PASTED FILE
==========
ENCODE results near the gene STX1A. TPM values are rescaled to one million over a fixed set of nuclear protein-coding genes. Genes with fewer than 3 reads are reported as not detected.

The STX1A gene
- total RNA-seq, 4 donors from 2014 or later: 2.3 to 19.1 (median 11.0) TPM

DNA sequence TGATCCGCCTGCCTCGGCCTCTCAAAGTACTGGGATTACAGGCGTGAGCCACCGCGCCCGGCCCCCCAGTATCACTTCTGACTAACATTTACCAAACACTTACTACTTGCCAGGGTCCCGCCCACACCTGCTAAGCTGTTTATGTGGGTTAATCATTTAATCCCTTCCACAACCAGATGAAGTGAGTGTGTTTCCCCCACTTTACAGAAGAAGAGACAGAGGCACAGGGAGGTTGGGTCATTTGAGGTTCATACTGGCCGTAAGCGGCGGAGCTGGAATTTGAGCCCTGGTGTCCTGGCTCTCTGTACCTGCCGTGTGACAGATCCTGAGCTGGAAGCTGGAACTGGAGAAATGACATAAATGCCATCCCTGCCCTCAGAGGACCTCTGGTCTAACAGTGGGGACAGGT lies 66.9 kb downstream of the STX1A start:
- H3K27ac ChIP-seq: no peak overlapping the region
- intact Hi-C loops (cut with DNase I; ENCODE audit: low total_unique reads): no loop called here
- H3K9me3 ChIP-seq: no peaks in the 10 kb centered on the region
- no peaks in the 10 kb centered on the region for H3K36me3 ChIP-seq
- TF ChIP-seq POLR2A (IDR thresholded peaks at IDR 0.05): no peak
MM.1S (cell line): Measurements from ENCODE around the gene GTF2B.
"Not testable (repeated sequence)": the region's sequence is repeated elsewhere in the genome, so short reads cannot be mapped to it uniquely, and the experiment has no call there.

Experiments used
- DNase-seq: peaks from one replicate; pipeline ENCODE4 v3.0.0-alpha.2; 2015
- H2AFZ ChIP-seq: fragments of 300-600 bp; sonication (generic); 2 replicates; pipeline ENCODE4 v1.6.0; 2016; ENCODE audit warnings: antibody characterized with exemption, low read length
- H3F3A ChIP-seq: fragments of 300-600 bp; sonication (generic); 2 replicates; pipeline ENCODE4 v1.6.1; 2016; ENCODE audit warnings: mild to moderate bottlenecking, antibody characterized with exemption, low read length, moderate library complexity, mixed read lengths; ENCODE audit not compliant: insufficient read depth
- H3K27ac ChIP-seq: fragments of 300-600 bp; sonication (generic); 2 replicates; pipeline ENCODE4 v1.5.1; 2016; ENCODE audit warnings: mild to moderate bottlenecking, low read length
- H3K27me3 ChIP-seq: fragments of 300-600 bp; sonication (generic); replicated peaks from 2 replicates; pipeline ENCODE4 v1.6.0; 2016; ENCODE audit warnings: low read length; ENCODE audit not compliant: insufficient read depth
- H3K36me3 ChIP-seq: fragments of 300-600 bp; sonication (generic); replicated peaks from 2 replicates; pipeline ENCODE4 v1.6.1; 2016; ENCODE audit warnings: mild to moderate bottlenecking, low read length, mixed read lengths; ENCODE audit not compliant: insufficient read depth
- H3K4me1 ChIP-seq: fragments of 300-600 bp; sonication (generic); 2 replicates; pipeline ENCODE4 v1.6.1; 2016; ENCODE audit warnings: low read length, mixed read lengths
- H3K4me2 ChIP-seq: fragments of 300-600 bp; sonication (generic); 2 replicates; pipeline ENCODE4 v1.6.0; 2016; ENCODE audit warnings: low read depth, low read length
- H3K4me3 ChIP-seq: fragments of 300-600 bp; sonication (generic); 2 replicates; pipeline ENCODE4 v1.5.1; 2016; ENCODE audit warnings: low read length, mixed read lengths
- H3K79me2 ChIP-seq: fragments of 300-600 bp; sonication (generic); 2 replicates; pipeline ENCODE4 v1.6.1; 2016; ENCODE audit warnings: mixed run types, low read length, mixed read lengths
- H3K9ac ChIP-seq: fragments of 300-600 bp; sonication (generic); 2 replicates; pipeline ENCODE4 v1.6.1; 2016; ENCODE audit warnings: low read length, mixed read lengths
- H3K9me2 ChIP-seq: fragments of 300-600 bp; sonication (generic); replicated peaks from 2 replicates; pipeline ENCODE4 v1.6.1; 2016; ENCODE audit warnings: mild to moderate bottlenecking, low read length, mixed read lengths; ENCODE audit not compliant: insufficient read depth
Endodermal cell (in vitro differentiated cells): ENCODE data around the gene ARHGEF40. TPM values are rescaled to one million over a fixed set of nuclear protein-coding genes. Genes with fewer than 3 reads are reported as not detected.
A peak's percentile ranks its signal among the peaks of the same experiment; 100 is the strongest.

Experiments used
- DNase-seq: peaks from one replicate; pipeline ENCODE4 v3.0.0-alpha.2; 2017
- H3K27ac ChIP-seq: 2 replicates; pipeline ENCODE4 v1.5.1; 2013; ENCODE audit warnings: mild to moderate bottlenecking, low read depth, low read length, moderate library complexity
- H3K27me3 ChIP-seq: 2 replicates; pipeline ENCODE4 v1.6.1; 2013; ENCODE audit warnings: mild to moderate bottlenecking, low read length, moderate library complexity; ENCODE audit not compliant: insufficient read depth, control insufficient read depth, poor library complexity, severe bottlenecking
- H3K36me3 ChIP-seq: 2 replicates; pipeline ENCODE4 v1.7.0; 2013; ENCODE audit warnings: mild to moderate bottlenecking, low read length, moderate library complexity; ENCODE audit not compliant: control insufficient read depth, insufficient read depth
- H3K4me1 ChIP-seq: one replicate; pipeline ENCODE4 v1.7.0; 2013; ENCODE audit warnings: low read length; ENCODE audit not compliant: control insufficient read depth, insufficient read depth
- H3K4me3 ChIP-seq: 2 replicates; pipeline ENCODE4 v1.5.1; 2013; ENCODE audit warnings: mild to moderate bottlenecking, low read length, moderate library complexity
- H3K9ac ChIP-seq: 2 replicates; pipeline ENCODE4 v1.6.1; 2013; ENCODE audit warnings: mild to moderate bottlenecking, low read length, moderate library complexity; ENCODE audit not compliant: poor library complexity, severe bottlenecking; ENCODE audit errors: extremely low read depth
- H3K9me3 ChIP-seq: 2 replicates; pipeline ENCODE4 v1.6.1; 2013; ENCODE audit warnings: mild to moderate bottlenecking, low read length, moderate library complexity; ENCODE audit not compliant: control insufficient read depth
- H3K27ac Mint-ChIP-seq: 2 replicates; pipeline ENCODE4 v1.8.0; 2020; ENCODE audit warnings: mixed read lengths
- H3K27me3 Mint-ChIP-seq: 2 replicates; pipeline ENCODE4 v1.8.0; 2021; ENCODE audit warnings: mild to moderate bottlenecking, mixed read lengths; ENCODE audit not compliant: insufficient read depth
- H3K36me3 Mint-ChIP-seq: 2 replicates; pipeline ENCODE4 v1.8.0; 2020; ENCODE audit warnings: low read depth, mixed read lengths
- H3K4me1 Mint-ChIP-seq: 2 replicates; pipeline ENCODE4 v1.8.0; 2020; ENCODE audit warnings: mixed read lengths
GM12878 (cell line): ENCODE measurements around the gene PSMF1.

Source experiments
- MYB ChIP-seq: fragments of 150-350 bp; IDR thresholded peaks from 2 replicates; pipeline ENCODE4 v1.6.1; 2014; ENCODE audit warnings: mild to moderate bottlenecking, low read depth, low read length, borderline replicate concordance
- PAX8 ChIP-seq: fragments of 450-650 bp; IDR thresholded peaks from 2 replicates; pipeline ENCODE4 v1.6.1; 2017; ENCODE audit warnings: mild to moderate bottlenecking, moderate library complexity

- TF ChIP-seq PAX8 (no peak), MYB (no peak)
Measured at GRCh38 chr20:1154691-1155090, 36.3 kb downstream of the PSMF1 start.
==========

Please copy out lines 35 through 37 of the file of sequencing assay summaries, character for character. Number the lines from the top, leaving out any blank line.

- H3K9me3 ChIP-seq: 2 replicates; pipeline ENCODE4 v1.6.1; 2013; ENCODE audit warnings: mild to moderate bottlenecking, low read length, moderate library complexity; ENCODE audit not compliant: control insufficient read depth
- H3K27ac Mint-ChIP-seq: 2 replicates; pipeline ENCODE4 v1.8.0; 2020; ENCODE audit warnings: mixed read lengths
- H3K27me3 Mint-ChIP-seq: 2 replicates; pipeline ENCODE4 v1.8.0; 2021; ENCODE audit warnings: mild to moderate bottlenecking, mixed read lengths; ENCODE audit not compliant: insufficient read depth